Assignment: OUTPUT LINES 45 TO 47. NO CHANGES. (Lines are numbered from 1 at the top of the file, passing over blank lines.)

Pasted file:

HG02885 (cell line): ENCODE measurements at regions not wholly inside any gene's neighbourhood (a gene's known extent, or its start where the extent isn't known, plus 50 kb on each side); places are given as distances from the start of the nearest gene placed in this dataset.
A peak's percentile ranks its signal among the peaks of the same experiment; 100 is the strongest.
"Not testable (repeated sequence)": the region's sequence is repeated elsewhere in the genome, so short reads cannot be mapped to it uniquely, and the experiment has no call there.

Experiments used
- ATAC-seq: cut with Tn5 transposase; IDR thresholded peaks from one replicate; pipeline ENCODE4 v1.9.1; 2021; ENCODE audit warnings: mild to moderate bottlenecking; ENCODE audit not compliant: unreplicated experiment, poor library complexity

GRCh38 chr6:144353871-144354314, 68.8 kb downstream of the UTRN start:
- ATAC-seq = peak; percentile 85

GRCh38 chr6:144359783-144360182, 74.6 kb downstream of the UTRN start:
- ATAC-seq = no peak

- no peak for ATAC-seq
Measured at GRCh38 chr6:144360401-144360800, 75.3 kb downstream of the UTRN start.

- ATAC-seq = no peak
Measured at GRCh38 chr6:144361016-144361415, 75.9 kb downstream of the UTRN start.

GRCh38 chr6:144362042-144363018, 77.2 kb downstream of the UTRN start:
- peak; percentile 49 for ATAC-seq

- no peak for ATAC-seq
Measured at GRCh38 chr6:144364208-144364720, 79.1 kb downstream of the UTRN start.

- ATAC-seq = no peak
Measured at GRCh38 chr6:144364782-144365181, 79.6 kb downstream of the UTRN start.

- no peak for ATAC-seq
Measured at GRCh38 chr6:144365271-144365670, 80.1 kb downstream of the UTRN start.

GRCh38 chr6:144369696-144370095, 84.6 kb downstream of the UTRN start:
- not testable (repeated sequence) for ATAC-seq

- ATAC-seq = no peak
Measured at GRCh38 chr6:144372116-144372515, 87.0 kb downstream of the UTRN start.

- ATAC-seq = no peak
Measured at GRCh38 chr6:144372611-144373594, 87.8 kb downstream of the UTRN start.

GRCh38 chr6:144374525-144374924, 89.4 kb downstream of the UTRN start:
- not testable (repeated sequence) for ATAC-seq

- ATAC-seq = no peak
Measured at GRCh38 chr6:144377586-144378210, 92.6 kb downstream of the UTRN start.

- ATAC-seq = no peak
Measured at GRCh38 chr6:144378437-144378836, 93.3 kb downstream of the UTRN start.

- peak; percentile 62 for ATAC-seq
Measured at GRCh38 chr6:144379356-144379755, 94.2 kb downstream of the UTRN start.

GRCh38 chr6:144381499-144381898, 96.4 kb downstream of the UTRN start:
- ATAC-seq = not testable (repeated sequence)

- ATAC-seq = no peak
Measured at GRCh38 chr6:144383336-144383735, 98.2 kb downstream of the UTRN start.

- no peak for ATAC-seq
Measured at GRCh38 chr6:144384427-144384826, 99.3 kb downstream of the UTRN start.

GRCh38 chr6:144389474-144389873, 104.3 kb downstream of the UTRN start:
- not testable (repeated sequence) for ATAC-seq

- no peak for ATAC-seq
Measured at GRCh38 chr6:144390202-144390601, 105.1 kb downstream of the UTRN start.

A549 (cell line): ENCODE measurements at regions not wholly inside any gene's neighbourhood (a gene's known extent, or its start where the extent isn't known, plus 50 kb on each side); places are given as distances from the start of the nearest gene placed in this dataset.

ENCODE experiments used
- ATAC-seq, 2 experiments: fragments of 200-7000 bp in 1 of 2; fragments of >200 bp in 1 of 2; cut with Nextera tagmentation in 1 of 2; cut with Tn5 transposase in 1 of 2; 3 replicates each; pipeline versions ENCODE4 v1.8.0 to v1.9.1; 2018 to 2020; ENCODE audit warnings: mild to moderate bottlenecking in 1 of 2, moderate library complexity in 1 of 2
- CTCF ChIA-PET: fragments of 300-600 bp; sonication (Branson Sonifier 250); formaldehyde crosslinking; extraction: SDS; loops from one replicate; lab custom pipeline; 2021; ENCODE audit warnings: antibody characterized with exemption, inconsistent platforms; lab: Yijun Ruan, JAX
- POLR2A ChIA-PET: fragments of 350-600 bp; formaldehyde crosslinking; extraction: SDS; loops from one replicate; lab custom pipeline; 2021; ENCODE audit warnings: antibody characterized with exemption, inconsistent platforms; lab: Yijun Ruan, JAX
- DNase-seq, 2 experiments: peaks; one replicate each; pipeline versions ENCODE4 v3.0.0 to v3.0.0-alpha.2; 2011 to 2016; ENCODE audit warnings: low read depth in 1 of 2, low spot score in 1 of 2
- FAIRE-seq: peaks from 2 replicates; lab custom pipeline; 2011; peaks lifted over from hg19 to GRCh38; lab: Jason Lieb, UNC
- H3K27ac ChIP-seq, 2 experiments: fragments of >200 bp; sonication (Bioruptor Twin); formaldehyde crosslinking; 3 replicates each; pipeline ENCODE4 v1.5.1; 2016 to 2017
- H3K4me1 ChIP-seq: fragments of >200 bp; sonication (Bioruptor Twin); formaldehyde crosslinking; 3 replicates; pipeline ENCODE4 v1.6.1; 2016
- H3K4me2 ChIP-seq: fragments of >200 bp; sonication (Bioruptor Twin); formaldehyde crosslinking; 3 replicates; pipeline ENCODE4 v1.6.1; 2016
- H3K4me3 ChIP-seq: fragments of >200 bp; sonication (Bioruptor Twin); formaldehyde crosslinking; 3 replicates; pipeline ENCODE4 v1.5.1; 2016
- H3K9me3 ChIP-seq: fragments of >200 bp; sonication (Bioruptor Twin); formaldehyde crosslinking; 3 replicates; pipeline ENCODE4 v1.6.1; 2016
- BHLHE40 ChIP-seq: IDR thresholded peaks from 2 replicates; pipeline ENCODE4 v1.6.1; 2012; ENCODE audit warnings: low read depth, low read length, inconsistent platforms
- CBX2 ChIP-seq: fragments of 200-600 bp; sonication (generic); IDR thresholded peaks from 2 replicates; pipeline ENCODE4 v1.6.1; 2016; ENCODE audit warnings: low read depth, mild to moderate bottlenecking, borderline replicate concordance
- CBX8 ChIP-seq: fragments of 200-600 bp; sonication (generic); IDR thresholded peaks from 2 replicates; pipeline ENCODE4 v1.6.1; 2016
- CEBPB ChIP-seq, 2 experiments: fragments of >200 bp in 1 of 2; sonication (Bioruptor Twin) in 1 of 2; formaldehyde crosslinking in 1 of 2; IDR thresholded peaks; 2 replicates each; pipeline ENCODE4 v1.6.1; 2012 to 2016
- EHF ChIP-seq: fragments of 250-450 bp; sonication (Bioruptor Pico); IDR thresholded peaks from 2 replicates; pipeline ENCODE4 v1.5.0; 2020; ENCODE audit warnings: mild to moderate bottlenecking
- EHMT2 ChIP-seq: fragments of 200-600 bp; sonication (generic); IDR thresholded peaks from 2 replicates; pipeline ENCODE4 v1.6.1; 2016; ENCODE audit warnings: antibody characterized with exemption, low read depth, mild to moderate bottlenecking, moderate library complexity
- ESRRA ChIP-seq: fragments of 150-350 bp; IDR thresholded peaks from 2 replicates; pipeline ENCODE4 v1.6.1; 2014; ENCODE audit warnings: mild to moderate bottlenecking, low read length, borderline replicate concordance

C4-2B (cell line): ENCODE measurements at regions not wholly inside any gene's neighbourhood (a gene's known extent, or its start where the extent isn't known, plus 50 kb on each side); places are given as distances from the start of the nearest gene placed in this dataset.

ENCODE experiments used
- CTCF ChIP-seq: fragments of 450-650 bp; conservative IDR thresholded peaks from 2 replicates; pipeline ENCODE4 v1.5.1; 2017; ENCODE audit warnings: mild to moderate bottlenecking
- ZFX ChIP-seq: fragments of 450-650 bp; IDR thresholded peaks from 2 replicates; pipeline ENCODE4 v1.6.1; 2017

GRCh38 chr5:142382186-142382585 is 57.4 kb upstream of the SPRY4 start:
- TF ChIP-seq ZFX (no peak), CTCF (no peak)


Measured at GRCh38 chr6:144390202-144390601, 105.1 kb downstream of the UTRN start.

A549 (cell line): ENCODE measurements at regions not wholly inside any gene's neighbourhood (a gene's known extent, or its start where the extent isn't known, plus 50 kb on each side); places are given as distances from the start of the nearest gene placed in this dataset.

ENCODE experiments used